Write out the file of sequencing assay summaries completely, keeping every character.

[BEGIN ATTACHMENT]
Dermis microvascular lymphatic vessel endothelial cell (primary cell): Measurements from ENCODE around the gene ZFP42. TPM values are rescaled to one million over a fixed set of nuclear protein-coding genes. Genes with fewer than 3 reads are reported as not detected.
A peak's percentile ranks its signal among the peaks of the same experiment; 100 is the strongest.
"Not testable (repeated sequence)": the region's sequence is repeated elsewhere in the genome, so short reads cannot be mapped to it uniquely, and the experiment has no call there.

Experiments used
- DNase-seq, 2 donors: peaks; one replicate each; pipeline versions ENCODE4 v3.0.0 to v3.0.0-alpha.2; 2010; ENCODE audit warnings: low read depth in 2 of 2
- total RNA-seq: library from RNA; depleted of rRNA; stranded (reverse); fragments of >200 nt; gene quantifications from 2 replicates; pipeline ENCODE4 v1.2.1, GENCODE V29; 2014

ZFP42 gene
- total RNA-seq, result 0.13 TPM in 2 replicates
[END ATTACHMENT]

Dermis microvascular lymphatic vessel endothelial cell (primary cell): Measurements from ENCODE around the gene ZFP42. TPM values are rescaled to one million over a fixed set of nuclear protein-coding genes. Genes with fewer than 3 reads are reported as not detected.
A peak's percentile ranks its signal among the peaks of the same experiment; 100 is the strongest.
"Not testable (repeated sequence)": the region's sequence is repeated elsewhere in the genome, so short reads cannot be mapped to it uniquely, and the experiment has no call there.

Experiments used
- DNase-seq, 2 donors: peaks; one replicate each; pipeline versions ENCODE4 v3.0.0 to v3.0.0-alpha.2; 2010; ENCODE audit warnings: low read depth in 2 of 2
- total RNA-seq: library from RNA; depleted of rRNA; stranded (reverse); fragments of >200 nt; gene quantifications from 2 replicates; pipeline ENCODE4 v1.2.1, GENCODE V29; 2014

ZFP42 gene
- total RNA-seq, result 0.13 TPM in 2 replicates